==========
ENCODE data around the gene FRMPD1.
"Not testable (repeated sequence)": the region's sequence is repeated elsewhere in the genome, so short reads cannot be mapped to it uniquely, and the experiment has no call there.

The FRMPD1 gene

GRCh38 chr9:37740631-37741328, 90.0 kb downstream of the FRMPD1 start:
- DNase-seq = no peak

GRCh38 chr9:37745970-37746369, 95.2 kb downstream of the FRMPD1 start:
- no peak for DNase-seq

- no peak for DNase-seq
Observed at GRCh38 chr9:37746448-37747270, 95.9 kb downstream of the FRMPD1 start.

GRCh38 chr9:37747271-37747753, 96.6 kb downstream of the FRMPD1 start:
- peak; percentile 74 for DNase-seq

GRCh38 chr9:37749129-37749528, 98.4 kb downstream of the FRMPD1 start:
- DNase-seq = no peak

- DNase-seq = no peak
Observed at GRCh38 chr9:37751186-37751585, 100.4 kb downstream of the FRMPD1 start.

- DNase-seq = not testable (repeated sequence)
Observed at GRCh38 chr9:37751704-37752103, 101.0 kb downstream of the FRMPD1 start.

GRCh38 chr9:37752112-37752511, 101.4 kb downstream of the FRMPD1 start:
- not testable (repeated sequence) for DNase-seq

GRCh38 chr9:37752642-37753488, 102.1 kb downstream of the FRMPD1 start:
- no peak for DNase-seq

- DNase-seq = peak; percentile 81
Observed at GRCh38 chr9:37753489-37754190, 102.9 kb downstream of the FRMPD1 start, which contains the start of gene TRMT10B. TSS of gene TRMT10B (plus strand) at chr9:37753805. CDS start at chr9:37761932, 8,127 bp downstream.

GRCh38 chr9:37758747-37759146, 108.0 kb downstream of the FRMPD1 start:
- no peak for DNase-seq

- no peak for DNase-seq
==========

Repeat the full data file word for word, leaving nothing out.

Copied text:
ENCODE data around the gene FRMPD1.
"Not testable (repeated sequence)": the region's sequence is repeated elsewhere in the genome, so short reads cannot be mapped to it uniquely, and the experiment has no call there.

The FRMPD1 gene

GRCh38 chr9:37740631-37741328, 90.0 kb downstream of the FRMPD1 start:
- DNase-seq = no peak

GRCh38 chr9:37745970-37746369, 95.2 kb downstream of the FRMPD1 start:
- no peak for DNase-seq

- no peak for DNase-seq
Observed at GRCh38 chr9:37746448-37747270, 95.9 kb downstream of the FRMPD1 start.

GRCh38 chr9:37747271-37747753, 96.6 kb downstream of the FRMPD1 start:
- peak; percentile 74 for DNase-seq

GRCh38 chr9:37749129-37749528, 98.4 kb downstream of the FRMPD1 start:
- DNase-seq = no peak

- DNase-seq = no peak
Observed at GRCh38 chr9:37751186-37751585, 100.4 kb downstream of the FRMPD1 start.

- DNase-seq = not testable (repeated sequence)
Observed at GRCh38 chr9:37751704-37752103, 101.0 kb downstream of the FRMPD1 start.

GRCh38 chr9:37752112-37752511, 101.4 kb downstream of the FRMPD1 start:
- not testable (repeated sequence) for DNase-seq

GRCh38 chr9:37752642-37753488, 102.1 kb downstream of the FRMPD1 start:
- no peak for DNase-seq

- DNase-seq = peak; percentile 81
Observed at GRCh38 chr9:37753489-37754190, 102.9 kb downstream of the FRMPD1 start, which contains the start of gene TRMT10B. TSS of gene TRMT10B (plus strand) at chr9:37753805. CDS start at chr9:37761932, 8,127 bp downstream.

GRCh38 chr9:37758747-37759146, 108.0 kb downstream of the FRMPD1 start:
- no peak for DNase-seq

- no peak for DNase-seq